Report from J-Phone/Vodafone's 3G Launch
Report from J-Phone/Vodafone's 3G Launch

Report from J-Phone/Vodafone's 3G Launch

Report from J-Phone/Vodafone's 3G Launch

On December 3, J-Phone Co., Ltd. held a press conference in Tokyo to announce the launch of a new third-generation (3G) wireless network under the “Vodafone Global Standard” service name. “SMS is a form of data roaming and we also have packet roaming” said J-Phone president Darryl E. Green at last week’s 3G launch, adding, “It’s not as rich as it could be, but we’re working on many things.” Watch this exclusive report from the Tokyo event, including one-on-one interviews with Green and CTO John Thompson and highlights of 3G technology demos.

Comments from Wireless Watch Japan Editor-in-Chief Daniel Scuka:

The network, to begin service on December 20, will be Japan’s third 3G network, and is expected to offer subscribers significantly enhanced roaming capabilities using dual-mode handsets and transferable Universal Subscriber Identity Module (“USIM”) cards.

A USIM card is a “smart card” embossed with digital circuitry that contains a customer’s telephone number and other personal information.

J-Phone’s new network will operate on the W-CDMA cellular standard, also used by competitor NTT DoCoMo Co., Ltd., (and launched in October 2001). Japan’s other 3G system is the CDMA2000 1X network operated by KDDI Corp. and launched in April 2002. As of November 30, NTT DoCoMo had 149,000 3G subscribers, while KDDI had 3,897,700.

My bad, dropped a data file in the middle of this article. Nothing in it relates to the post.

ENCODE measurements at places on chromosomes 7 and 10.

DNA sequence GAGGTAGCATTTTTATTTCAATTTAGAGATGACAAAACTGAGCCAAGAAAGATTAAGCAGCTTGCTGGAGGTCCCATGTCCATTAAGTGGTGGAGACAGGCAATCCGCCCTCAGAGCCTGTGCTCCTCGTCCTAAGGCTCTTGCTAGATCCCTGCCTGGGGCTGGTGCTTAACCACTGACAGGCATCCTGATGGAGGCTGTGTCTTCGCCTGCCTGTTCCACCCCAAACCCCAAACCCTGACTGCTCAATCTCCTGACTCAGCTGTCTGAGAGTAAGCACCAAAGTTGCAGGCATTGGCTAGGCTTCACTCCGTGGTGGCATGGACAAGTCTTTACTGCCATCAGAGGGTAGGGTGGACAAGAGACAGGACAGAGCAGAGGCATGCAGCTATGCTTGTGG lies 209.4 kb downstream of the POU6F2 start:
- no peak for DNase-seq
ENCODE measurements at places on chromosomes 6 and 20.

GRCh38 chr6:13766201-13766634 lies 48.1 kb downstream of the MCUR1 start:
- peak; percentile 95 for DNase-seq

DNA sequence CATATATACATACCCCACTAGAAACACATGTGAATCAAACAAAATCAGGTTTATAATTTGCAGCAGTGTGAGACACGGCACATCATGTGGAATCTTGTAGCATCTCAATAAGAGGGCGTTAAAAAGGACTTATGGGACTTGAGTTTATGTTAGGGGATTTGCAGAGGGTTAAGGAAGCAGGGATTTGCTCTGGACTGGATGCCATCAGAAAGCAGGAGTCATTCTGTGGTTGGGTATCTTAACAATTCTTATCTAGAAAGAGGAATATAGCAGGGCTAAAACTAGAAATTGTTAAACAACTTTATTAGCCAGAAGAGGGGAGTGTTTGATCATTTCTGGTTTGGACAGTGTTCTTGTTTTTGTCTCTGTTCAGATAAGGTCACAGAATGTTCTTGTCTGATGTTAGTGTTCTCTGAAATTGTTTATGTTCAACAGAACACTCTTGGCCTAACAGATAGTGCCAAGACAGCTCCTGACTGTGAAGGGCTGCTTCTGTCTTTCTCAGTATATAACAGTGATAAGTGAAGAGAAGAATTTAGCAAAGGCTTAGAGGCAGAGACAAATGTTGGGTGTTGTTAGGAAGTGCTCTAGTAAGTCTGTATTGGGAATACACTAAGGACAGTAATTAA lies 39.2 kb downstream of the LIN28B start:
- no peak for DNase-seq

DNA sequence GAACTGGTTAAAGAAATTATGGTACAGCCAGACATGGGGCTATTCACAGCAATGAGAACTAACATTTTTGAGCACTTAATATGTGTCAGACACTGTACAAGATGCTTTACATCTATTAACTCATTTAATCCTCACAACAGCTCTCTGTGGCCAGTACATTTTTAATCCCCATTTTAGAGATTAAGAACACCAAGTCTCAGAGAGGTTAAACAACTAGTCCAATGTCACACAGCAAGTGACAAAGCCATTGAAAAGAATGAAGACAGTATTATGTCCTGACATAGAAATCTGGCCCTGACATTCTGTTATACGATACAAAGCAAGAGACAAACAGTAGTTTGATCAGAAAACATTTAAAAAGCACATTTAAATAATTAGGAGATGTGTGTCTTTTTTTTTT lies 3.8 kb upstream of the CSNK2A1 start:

At the splashy launch, J-Phone said its “Global Standard” roaming services will provide both in- and out-roaming since its 3G network is based on protocols from the 3GPP (Third-Generation Partnership Project) international standards body.

More than 100 media representatives and industry analysts attended the conference, and the presentations and technology demonstrations lasted over two hours.

Demonstrations included a roaming call from J-Phone Co., Ltd., parent Vodafone Group Plc HQ in the UK (projected onscreen via video-conference link), receipt of a Japanese-language SMS [short messaging service] message from the UK, and receipt of a picture mail from the UK. There was also a 3G video conference call to a J-Phone office in southern Japan. One streaming download demonstration using what appeared to be a Compaq PDA didn’t work, evidently due to network problems.

The company said that, as of January 2003, 3G service would be available in the Tokyo metropolitan area as well as major cities and towns nationwide, totaling some “865 cities, wards, towns, and villages” to cover approximately 71.1% of the population. Voice out-roaming will be available in approximately 63 countries and regions (also as of January 2003), including Canada, Mexico, China, Ireland, and Holland. Subscribers will also be able to send and receive SMS messages while abroad.

When asked about data roaming to go along with the new network’s voice roaming capabilities, J-Phone president Darryl Green stated, “SMS is a form of data roaming and we also have packet roaming as well, although it’s not in all of the countries. Obviously this is something that we’re going to continue to improve. We really want to have all of our customers take any service they enjoy in Japan or in Europe today and use it in any country freely. So to start off it’s not as rich as it could be, but we’re working on many things that will quickly [sur]pass what we have today.”

The company also unveiled three new handsets, from NEC, Sanyo, and Nokia. The NEC and Nokia models are dual-mode models that will work on both new 3G and current GSM-standard networks. Battery life on J-Phone’s handsets, considered to be a major factor in the poor subscriber growth on NTT DoCoMo’s 3G network to date, will be 50-120 hours in 3G mode and over double that in GSM mode.